Diarmaid Ferriter: Irish Constitution stands the test of time
De Valera and his team created a robust, adaptable and sophisticated document
Éamon de Valera with members of the cabinet during the inauguration of the Constitution in 1937. Photograph: Hulton Archive
How stands the Constitution 80 years after the Irish electorate approved it? Éamon de Valera saw it as a crucial document in the quest for increased sovereignty in the 1930s and closely supervised its drafting by appointing a committee of civil servants that reported directly to him, consisting of the principal drafter, barrister John Hearne, Maurice Moynihan, Philip O’Donoghue and Michael McDunphy.
It was put to a vote of the people in July 1937 with no guarantee of success; the electorate voted in favour by the narrow margin of 685,000 to 527,000
The debates on the draft constitution in the Dáil reflected Civil War enmities and international developments and frequently involved the use of the word “dictator” in relation to the proposed office of president.
De Valera had resisted the pressure to have Ireland declared a Catholic state
The provision that “subject to this constitution, additional powers and functions may be conferred on the president by law” generated deep suspicion and alarm and was amended in light of what the Irish Independent referred to as “the seed of dictatorship in the Nazi-like powers to be conferred on the president”.
But the Constitution was not just the creation of de Valera. A biography of John Hearne by Eugene Broderick published last week underlines Hearne’s indispensable contribution, a reminder of the scholarship of recent years that has shed much light on a more complex process than was often maintained.
European constitutional thinking and especially the Weimar constitution of 1919 also influenced Hearne. Broderick dismisses the idea that John Charles McQuaid, headmaster of Blackrock College and soon to be Catholic archbishop of Dublin, was the Constitution’s “co-author”.
McQuaid and a number of Jesuit advisers undoubtedly influenced de Valera with regard to clauses on family, education and private property and de Valera clearly valued their advice, but also had reservations about their more extreme views.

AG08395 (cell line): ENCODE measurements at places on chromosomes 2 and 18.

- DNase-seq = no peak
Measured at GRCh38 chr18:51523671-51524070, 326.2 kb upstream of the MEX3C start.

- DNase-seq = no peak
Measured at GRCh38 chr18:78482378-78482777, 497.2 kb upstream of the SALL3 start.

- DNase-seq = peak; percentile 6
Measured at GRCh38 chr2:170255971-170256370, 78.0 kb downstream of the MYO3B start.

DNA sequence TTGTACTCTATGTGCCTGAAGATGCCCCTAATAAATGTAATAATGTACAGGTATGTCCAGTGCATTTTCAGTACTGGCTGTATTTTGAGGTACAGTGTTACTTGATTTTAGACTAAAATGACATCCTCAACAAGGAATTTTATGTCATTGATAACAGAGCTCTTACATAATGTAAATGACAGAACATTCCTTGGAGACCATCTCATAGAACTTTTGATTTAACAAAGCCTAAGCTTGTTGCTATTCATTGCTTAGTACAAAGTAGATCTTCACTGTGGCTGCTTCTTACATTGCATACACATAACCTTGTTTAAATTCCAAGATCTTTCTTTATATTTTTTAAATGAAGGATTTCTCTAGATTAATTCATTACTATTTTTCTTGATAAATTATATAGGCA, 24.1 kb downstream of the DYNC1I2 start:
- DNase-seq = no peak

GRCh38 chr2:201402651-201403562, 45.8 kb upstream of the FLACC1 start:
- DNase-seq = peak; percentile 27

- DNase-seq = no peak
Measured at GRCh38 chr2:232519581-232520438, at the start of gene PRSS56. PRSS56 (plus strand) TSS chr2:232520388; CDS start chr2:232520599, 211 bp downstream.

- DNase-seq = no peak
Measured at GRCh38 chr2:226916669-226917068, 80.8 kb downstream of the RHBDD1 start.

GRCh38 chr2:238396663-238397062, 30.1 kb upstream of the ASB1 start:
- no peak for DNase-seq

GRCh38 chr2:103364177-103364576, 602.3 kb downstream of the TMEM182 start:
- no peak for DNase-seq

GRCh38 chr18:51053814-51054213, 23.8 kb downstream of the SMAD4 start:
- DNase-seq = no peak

McQuaid wrote to de Valera that he had concerns about the reference to “other Christians . . . I have been thinking much about it. Of course, they claim the title, but as so very many in all these churches deny the divinity of Christ . . . they have truly ceased to be Christian. Very often they are only ethical. But you may have already settled the question.”
De Valera had indeed settled that question, by resisting the pressure to have Ireland declared a Catholic state. Judge Gerard Hogan has suggested what was “more remarkable” than the influence of Catholic social teaching was “the extent to which that document also reflected secular – one might almost say “Protestant” – values of liberal democracy, respect for individual rights and the separation of the church and State.”
There were also objections to the assertion “The State recognises that by her life within the home, a woman gives to the State a support without which the common good cannot be achieved”.
A London-based feminist group wrote to de Valera insisting: “These clauses are based on a fascist and slave conception of woman.”
It was also apparent from the Constitution that its drafters were happy with an excessively centralised State, and articles allowing for the creation of a new senate made it clear it would not impinge on parliamentary decision-making, as the taoiseach would nominate 11 members to ensure control.
These assessments need to be balanced with the recognition that, given the provisions for referendums, and an independent Supreme Court, the Constitution created a framework for the dispersal of power across a number of independent institutions.
The passage of time inevitably exposed weaknesses and ambiguities in the Constitution and will continue to do so
It also established limits to the exercise of executive power. At the time of its drafting there were Civil Service objections to judicial review of legislation and guarantee of fundamental rights, which were overridden by de Valera. With the passage of time, it came to be seen as a significant human rights document.
In 1965 Supreme Court Judge Cearbhall Ó Dálaigh declared: “It was not the intention of the Constitution in guaranteeing the fundamental rights of the citizens that these rights should be set at naught or circumvented. The intention was that rights of substance were being assured to the individual and that the courts were the custodians of these rights.”
Gerard Hogan and Gerry Whyte have drawn attention to the ever-increasing significance of the courts in constitutional adjudication over the decades, because so many issues of political controversy provided the spur for legal challenges, while in terms of personal rights, the more cases that were taken, the more the general clauses concerning “fundamental concepts” were given depth and meaning.
Nonetheless, it is clear that over the decades, the courts, while more widely defining and protecting fundamental rights, also connived in the State’s abuse of its power, particularly in relation to the incarceration in institutions of so many vulnerable people whose rights were not afforded constitutional protection.
The passage of time inevitably exposed weaknesses and ambiguities in the Constitution and will continue to do so, but its robustness and adaptability and the sophisticated legal thinking of its drafters have also been apparent.